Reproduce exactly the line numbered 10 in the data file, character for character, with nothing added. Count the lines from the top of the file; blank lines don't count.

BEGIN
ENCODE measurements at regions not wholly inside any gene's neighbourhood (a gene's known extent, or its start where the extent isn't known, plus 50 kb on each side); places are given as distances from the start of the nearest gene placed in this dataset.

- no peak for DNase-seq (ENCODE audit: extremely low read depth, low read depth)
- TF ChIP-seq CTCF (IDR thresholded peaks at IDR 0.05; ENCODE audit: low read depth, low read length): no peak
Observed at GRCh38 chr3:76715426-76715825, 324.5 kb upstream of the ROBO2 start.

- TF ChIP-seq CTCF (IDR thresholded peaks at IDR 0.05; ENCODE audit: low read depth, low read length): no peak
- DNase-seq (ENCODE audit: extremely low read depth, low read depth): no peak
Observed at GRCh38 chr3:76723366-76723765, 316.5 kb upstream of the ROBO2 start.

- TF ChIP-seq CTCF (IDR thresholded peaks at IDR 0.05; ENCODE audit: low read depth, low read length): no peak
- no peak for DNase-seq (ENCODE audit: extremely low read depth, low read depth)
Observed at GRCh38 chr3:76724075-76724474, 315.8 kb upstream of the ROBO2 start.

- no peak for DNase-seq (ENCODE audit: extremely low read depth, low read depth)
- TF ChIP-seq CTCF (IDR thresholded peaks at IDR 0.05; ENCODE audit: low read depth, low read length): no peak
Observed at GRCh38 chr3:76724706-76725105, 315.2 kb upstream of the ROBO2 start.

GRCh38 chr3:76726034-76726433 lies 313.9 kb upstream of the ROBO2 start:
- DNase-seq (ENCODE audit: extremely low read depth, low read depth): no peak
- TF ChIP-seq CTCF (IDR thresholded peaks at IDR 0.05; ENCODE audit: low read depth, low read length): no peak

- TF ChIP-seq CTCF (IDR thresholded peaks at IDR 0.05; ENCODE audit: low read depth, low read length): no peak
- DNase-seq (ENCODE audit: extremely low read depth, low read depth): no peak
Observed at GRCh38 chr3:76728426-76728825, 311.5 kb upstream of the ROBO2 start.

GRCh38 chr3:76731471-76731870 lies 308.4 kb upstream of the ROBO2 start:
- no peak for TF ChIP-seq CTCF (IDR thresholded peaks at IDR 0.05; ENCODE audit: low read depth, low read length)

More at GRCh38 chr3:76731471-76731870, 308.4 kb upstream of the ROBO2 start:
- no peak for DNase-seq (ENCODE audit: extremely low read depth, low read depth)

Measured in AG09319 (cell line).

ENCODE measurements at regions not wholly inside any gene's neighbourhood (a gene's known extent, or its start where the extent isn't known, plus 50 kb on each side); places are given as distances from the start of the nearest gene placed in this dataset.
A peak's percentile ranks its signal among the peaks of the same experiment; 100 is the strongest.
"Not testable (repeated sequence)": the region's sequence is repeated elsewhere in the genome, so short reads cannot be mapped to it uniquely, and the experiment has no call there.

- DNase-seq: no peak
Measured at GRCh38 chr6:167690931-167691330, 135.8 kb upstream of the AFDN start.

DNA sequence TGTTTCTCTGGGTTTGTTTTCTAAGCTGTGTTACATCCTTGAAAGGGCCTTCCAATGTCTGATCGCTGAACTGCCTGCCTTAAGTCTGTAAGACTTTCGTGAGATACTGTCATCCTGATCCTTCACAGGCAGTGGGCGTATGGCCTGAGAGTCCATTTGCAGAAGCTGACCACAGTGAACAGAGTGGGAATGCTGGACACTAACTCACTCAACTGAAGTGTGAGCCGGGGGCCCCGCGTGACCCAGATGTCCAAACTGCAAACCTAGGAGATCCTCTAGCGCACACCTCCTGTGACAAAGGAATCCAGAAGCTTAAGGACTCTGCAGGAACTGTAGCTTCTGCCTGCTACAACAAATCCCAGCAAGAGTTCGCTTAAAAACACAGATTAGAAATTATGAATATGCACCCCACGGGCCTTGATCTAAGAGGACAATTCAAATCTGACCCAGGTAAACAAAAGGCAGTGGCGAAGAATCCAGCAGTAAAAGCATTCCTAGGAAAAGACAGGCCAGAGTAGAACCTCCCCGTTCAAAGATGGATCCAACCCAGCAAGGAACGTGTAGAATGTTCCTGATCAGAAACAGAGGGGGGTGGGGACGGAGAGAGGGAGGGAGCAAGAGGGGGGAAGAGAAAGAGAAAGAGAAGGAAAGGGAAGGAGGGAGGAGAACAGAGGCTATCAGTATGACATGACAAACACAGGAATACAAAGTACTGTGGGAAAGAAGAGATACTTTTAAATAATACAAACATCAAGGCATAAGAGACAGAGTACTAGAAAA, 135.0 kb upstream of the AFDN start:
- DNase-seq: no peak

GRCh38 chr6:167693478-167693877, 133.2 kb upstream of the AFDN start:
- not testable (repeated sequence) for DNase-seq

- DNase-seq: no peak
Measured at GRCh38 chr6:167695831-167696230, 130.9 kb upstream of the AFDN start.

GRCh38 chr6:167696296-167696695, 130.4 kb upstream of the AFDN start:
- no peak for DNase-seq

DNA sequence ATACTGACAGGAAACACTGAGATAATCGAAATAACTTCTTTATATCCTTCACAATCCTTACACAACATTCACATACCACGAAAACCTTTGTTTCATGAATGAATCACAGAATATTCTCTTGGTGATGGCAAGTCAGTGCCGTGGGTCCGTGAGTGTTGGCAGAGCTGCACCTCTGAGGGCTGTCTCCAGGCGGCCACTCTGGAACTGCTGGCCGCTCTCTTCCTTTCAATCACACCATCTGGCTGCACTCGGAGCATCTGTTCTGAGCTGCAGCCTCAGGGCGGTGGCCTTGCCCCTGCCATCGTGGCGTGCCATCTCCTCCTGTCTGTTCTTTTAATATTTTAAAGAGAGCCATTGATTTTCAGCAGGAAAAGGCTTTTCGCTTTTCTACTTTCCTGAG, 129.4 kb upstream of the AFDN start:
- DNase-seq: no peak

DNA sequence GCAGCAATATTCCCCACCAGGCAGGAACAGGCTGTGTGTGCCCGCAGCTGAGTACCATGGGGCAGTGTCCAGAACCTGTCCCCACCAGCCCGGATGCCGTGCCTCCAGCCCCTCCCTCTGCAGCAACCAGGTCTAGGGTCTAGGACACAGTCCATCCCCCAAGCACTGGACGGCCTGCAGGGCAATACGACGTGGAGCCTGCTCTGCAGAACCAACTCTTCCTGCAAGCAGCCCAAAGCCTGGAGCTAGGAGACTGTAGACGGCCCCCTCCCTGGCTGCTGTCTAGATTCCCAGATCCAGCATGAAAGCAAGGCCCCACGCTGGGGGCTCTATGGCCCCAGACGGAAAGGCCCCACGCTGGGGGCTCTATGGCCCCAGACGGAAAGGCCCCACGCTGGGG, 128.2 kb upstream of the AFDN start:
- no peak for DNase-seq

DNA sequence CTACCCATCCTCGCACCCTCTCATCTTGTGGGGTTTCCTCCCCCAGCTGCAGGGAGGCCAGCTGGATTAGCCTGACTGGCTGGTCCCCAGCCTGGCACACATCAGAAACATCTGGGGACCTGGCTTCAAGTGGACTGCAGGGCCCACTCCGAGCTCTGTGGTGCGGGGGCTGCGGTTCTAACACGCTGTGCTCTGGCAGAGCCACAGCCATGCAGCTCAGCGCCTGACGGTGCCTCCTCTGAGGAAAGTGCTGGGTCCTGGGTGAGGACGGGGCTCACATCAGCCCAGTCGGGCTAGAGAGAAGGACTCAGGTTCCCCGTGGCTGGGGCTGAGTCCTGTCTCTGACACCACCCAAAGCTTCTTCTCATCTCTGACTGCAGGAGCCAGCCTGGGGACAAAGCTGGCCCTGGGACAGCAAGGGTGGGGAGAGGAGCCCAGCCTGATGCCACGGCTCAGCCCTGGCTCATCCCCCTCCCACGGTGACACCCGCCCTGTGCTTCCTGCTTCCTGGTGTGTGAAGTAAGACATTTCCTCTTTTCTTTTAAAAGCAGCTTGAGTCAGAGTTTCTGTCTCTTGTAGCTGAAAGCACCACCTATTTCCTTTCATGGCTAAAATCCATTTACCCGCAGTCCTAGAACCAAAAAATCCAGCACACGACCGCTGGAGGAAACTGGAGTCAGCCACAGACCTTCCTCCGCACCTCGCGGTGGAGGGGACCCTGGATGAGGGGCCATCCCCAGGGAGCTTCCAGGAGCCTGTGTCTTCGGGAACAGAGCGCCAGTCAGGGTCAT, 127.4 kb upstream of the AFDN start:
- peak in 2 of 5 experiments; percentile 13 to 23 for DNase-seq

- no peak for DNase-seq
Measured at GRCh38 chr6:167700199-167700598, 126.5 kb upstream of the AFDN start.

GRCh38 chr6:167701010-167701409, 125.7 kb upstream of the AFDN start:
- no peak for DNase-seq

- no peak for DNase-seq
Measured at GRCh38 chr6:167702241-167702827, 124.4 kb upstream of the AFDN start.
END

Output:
Observed at GRCh38 chr3:76724075-76724474, 315.8 kb upstream of the ROBO2 start.